225. Explain the importance of ethical decision making; the role of codes of ethics in restaurant and foodservice operations; and tasks involved in developing, implementing, and enforcing codes of ethics.Ethical principles help define what is right and wrong.Managers should be honest, should not mislead others, and should always do what is right.They should use a questioning approach to determine whether a decision is based on sound ethics.Written codes of ethics, driven by corporate culture and implemented with policies and procedures, provide a foundation for employee behavior.These codes also guide decision making, facilitate decision evaluation, and support the obligation managers have to the corporation, operation, customers, society, and the law.
23Education and enforcement are critical. 5. Explain the importance of ethical decision making; the role of codes of ethics in restaurant and foodservice operations; and tasks involved in developing, implementing, and enforcing codes of ethics continued…Input from all employee levels is helpful as codes are developed, and the support of top-level leadership is required.Education and enforcement are critical.
24Key Terms: Authority The power to direct the work of employees. Autocratic (leadership style) A leadership style in which the manager generally makes decisions and resolves problems without input from employees.Bureaucratic (leadership style) A leadership style that relies on rules, regulations, policies, and procedures.Code of ethics A formal statement developed by an operation that explains how its employees should relate to each other and to the persons and groups with whom they interact.Competitive advantage A strategy, tactic, or process that is not offered by a competitor of an establishment.Controlling Keeping an establishment on track to achieve goals.Corporate culture The shared beliefs, experiences, and standards that characterize a company.
25Key Terms continued:Democratic (leadership style) A leadership approach that encourages employees to participate in the decision-making process.Discrimination The act of treating persons unequally for reasons that do not relate to their abilities, including race, color, religion, gender, national origin, age, and mental or physical abilities.Diversity The concept that people are unique with individual differences and variations in race, ethnicity, gender, socioeconomic status, age, and physical abilities, among others.Employer of choice A company that is a desired place of employment because employees are treated with dignity and respect.Ethics The rules or principles that help define what is right and what is wrong.Evaluating Assessing the extent to which plans are attained, and identifying issues or problems.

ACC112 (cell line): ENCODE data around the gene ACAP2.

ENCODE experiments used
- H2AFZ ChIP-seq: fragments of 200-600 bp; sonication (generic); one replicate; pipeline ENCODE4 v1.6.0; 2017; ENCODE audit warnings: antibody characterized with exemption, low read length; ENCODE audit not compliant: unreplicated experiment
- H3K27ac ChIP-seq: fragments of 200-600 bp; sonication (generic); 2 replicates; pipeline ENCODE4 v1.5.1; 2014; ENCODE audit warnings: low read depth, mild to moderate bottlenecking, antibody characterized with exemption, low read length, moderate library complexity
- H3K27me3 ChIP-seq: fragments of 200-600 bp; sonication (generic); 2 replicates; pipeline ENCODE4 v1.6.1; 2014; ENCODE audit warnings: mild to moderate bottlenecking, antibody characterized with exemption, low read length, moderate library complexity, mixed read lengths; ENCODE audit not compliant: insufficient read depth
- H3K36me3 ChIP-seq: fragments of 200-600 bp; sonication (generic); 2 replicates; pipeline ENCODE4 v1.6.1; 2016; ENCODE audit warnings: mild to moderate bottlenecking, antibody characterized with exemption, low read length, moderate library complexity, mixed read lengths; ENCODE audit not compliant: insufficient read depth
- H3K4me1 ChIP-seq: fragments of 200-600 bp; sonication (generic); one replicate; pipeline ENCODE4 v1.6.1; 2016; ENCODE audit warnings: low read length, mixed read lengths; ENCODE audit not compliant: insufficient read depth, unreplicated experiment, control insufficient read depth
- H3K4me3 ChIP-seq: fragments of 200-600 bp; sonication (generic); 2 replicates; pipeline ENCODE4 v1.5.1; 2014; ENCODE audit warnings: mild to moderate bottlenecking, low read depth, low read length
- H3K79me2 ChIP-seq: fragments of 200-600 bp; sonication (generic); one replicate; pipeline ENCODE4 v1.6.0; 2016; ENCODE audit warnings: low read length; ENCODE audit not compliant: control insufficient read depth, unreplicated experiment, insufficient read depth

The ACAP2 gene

26Key Terms continued:Job description A description of the tasks a person in a position must be able to perform.Job specification A listing of the personal requirements such as skills and abilities needed to successfully perform tasks in a position.Laissez-faire (leadership style) A leadership style in which the manager does not direct work but instead delegates most decisions.Morale The feelings that employees have about their employer, their workplace, and other aspects of the operation.Orientation program A formal plan for welcoming new employees and teaching them general information that all staff members must know.Prejudice A general attitude toward a person, group, or organization based on judgments unrelated to abilities or reality, also called bias.Quality The consistent production and delivery of products and services according to expected standards.
27Key Terms continued:Sexual harassment Unwelcome sexual advances, sexual favor requests, and other verbal or physical conduct that is sexual in nature and may create an offensive, intimidating, or hostile work environment.Span of control The number of employees that can be supervised by one person.Staffing The process of finding the right people for the job.Stereotype A belief about particular groups that assumes all members of that group are the same.Supervising Planning for and facilitating the work of employees, also called directing.Turnover The rate at which employees leave an operation and are replaced with new employees.Vision An idea about what an organization would be like if it were ideal.